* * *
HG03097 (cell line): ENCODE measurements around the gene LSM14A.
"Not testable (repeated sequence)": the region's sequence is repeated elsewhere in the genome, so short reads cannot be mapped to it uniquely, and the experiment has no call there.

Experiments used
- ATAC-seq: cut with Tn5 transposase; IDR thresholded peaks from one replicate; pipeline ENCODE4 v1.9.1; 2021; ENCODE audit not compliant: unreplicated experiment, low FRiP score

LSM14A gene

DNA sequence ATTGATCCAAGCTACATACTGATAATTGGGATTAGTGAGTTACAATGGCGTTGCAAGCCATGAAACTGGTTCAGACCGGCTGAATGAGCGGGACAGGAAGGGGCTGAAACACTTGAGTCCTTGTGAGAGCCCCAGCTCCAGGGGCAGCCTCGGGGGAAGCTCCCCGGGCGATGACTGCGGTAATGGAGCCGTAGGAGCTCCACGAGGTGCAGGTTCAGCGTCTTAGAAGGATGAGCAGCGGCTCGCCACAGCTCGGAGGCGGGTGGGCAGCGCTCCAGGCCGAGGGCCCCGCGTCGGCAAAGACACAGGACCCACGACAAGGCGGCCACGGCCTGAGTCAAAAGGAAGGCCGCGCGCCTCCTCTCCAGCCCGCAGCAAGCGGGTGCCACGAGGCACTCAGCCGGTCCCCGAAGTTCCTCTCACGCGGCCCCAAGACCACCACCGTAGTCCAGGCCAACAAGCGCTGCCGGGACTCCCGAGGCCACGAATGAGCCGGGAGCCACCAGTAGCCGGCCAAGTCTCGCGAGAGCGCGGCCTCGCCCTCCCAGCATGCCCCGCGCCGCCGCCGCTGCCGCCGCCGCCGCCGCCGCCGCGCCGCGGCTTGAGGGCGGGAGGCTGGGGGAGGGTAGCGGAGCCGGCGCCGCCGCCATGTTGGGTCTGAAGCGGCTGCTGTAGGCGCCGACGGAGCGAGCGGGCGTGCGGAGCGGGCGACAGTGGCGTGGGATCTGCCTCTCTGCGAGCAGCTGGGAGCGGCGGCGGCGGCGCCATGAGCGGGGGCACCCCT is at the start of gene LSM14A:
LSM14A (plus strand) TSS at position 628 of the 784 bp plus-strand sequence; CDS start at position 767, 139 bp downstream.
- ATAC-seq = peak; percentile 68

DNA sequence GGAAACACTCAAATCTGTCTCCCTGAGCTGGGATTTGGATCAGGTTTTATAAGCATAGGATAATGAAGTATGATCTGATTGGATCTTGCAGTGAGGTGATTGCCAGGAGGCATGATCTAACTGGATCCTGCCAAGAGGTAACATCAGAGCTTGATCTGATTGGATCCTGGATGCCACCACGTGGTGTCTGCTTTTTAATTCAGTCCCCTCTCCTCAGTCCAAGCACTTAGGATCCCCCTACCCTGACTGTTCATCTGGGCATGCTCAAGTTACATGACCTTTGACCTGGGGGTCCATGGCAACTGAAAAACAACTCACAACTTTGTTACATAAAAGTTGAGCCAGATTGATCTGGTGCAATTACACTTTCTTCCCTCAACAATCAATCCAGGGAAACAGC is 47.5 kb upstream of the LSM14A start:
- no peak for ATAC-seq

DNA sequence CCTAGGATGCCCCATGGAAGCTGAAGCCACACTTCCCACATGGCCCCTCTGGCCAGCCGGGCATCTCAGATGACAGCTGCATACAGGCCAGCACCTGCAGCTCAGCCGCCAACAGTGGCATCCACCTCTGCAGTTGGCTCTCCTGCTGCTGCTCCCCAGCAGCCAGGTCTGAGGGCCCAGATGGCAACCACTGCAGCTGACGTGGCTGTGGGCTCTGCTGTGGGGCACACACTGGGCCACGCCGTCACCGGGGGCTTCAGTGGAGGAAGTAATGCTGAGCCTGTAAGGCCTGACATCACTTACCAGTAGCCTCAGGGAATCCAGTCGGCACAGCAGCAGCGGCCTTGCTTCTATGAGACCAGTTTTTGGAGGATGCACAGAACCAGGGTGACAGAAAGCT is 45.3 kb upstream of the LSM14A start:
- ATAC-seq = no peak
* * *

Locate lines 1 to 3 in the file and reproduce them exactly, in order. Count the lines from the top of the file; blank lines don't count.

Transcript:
HG03097 (cell line): ENCODE measurements around the gene LSM14A.
"Not testable (repeated sequence)": the region's sequence is repeated elsewhere in the genome, so short reads cannot be mapped to it uniquely, and the experiment has no call there.

Experiments used